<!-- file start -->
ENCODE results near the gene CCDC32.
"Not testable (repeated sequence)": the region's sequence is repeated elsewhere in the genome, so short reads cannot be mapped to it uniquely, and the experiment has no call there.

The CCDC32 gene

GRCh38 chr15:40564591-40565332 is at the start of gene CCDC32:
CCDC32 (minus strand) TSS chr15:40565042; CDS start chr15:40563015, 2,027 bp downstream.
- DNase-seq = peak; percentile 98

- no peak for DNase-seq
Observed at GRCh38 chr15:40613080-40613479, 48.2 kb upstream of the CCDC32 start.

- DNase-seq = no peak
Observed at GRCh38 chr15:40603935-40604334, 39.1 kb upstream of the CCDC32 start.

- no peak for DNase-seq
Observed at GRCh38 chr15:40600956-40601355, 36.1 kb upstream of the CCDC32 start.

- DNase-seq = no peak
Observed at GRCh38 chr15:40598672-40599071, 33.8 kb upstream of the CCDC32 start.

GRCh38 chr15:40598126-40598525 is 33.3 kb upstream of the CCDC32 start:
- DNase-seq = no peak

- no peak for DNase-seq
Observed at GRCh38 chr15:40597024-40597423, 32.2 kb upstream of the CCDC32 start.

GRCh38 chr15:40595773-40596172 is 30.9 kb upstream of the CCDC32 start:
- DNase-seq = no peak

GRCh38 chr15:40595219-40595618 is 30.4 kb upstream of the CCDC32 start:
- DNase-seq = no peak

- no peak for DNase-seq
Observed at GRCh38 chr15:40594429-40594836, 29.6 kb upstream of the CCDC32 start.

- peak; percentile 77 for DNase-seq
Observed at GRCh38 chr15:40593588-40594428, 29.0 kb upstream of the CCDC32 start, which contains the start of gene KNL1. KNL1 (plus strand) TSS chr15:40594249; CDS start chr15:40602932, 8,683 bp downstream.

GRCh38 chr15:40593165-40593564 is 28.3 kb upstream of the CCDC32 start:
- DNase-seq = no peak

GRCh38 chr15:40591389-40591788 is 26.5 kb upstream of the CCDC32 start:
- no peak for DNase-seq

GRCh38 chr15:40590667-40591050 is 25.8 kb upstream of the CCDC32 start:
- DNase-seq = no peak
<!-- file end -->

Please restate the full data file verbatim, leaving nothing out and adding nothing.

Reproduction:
ENCODE results near the gene CCDC32.
"Not testable (repeated sequence)": the region's sequence is repeated elsewhere in the genome, so short reads cannot be mapped to it uniquely, and the experiment has no call there.

The CCDC32 gene

GRCh38 chr15:40564591-40565332 is at the start of gene CCDC32:
CCDC32 (minus strand) TSS chr15:40565042; CDS start chr15:40563015, 2,027 bp downstream.
- DNase-seq = peak; percentile 98

- no peak for DNase-seq
Observed at GRCh38 chr15:40613080-40613479, 48.2 kb upstream of the CCDC32 start.

- DNase-seq = no peak
Observed at GRCh38 chr15:40603935-40604334, 39.1 kb upstream of the CCDC32 start.

- no peak for DNase-seq
Observed at GRCh38 chr15:40600956-40601355, 36.1 kb upstream of the CCDC32 start.

- DNase-seq = no peak
Observed at GRCh38 chr15:40598672-40599071, 33.8 kb upstream of the CCDC32 start.

GRCh38 chr15:40598126-40598525 is 33.3 kb upstream of the CCDC32 start:
- DNase-seq = no peak

- no peak for DNase-seq
Observed at GRCh38 chr15:40597024-40597423, 32.2 kb upstream of the CCDC32 start.

GRCh38 chr15:40595773-40596172 is 30.9 kb upstream of the CCDC32 start:
- DNase-seq = no peak

GRCh38 chr15:40595219-40595618 is 30.4 kb upstream of the CCDC32 start:
- DNase-seq = no peak

- no peak for DNase-seq
Observed at GRCh38 chr15:40594429-40594836, 29.6 kb upstream of the CCDC32 start.

- peak; percentile 77 for DNase-seq
Observed at GRCh38 chr15:40593588-40594428, 29.0 kb upstream of the CCDC32 start, which contains the start of gene KNL1. KNL1 (plus strand) TSS chr15:40594249; CDS start chr15:40602932, 8,683 bp downstream.

GRCh38 chr15:40593165-40593564 is 28.3 kb upstream of the CCDC32 start:
- DNase-seq = no peak

GRCh38 chr15:40591389-40591788 is 26.5 kb upstream of the CCDC32 start:
- no peak for DNase-seq

GRCh38 chr15:40590667-40591050 is 25.8 kb upstream of the CCDC32 start:
- DNase-seq = no peak